Thursday, September 29, 2005

What Does the Future Hold?

There's a job out there that I'd love to have and cannot, for the life of me, understand how someone gets: Futurist. These are folks who peer into a crystal ball of some sort and look for social, political and technological trends and what they might morph into ten, twenty or thirty years down the road. The big problem is that years later, when someone rereads those predictions, sometimes the Futurist ends up looking like a real idiot when history takes a right when he took a left.

It's got to be a tough job, trying to pull the future out of current trends. I find myself amused at sci-fi shows from the 1960s, like the original "Star Trek", talking about advanced space travel happening in the 1990s, when we're having trouble keeping the Space Shuttle fleet operating halfway through the first decade of the 21st century. I doubt that anyone foresaw the changes that the personal computer and cellphones would have on our world when they were first introduced. When the Internet was first installed in our office in the very early Nineties, everyone looked at it with great curiosity and wondered what in the world we'd ever do with it; now we look up Driver's Licenses, addresses and telephone numbers of long-lost defendants and grind out letters to them on our desktops to remind them of old obligations. I never thought that I'd be lugging around a cellphone everyday when I got my first one years ago; it would have required a shoulder strap to carry around and I'd probably be glowing in the dark now from all the radiation that thing emitted. Now I clip my new Sanyo phone to my belt every morning and await the world's interest in all things Blue (usually just my wife calling to check on my day or my daughters bugging me about something).

Unfortunately, my view of the future isn't real optimistic. It isn't because our technology won't advance, because it will; it isn't because answers to society's problems and ills aren't available, because they are; no, I'm not optimistic because of basic human nature. "Star Trek" has it all wrong--one of the movies had Captain Picard talking about how we'd managed to advance beyond greed and avarice and become more noble in our treatment of each other and other species--but I haven't really seen any indication that we're moving in that direction. If anything, it looks like we're moving backwards, though I honestly think we're in a state of stagnation. Our mistreatment of others continues (think Hitler was the last guy to act on "ethnic cleansing"? Just look at the old Yugoslavia with its struggles between "Christians" and "Muslims" or Chad, where apparently the Muslim government is trying to wipe out the Christian minority. In Zimbabwe, President Mugabe is working hard to make life untenable for white settlers and farmers, to supposedly give the land back to the native Africans, though his main success so far has been to destroy one of the few prosperous economies in that continent) and we've managed to keep destroying the natural habitat that keeps us alive in order to maintain our comfortable lifestyles.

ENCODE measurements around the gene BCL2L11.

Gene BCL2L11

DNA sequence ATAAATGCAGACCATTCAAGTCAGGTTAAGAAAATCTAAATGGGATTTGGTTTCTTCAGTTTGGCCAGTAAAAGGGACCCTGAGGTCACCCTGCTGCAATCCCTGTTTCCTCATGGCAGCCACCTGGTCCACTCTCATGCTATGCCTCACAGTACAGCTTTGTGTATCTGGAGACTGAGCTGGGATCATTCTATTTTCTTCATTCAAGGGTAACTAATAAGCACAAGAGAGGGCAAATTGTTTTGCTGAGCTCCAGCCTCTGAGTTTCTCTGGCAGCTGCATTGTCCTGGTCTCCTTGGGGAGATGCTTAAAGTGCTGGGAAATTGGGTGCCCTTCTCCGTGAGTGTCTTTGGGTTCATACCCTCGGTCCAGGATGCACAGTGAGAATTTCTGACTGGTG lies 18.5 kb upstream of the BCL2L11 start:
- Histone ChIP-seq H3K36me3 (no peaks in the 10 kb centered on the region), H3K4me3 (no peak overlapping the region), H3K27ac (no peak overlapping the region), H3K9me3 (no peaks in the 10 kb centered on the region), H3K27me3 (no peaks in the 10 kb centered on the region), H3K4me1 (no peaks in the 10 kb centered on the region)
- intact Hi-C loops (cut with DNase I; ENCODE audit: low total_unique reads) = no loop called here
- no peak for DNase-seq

What about God's Chosen Country, the U.S. of A? Well, the latest hurricanes have shown that the poor, even in emergencies, get quickly forgotten about until a TV camera shows the disparity for the world to see. The religious right and the Big Elephant neo-cons have worked hard to begin to turn our country into a theocracy, run by those who KNOW better than the rest of us, those to whom God continually speaks and shares his wisdom with (like the old slave-owners of the South, who saw in the Old Testament His Wisdom in keeping the child-like and barbaric black race of Africa in chains). We're seeing gangs forming all the time, living for power and violence with a sense of togetherness, rejecting the enlightenment of education because it might make them "too white". We're losing our natural resources because we cannot bear to be without our monster SUVs and power-sucking 50" plasma TVs. Our attention spans have been fractionalized by remote controls and television shows that are 50% commercials, encouraging us to flip, flip, flip to the next bit of sensory overload.

Maybe in twenty years I'll look back at this blog and laugh, wondering how I could have been so short sighted. Maybe I'll read it in my little corner of the American Gulag, established for those who rejected the dictates of God's Chosen leaders and wonder why I didn't do more to stop it.

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